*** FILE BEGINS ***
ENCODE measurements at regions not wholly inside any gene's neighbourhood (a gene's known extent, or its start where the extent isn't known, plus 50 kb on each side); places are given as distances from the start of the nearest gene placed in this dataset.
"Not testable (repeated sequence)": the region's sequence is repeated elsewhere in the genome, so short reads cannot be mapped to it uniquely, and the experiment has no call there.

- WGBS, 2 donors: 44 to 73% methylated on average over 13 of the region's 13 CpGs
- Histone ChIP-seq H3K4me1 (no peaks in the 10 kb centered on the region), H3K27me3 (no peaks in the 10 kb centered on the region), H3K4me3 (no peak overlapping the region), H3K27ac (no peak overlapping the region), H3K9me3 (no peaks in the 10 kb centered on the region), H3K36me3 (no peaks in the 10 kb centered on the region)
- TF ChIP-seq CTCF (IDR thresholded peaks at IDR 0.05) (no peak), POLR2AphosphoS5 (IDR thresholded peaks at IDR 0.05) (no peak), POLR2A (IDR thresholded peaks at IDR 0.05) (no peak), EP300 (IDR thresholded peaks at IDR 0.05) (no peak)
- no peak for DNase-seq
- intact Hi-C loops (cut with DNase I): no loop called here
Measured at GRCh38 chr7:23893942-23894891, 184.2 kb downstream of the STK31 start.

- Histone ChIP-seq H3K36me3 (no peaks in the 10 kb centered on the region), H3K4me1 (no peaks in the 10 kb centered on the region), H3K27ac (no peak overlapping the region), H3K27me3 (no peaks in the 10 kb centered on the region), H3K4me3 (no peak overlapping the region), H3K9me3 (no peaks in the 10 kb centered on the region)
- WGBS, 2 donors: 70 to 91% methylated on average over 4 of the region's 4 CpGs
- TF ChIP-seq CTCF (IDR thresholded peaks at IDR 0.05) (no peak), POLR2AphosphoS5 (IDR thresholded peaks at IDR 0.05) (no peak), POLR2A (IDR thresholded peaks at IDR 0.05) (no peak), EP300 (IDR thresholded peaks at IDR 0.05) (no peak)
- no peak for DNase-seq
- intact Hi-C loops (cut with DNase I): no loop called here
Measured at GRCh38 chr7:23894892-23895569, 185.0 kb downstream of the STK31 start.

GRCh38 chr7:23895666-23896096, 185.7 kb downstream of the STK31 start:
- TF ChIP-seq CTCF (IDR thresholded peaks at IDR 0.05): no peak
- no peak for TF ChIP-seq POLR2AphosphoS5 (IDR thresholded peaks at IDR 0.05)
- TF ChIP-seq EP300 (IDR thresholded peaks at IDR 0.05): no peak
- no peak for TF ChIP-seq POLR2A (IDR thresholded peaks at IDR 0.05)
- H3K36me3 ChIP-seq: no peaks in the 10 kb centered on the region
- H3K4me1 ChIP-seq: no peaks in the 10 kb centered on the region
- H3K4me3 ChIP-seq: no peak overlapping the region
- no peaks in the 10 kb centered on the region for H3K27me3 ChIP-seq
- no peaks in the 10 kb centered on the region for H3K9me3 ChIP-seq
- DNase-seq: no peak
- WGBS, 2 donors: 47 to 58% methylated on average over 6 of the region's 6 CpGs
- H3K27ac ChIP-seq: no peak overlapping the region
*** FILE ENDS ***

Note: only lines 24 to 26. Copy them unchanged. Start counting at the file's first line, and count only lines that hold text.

- no peaks in the 10 kb centered on the region for H3K9me3 ChIP-seq
- DNase-seq: no peak
- WGBS, 2 donors: 47 to 58% methylated on average over 6 of the region's 6 CpGs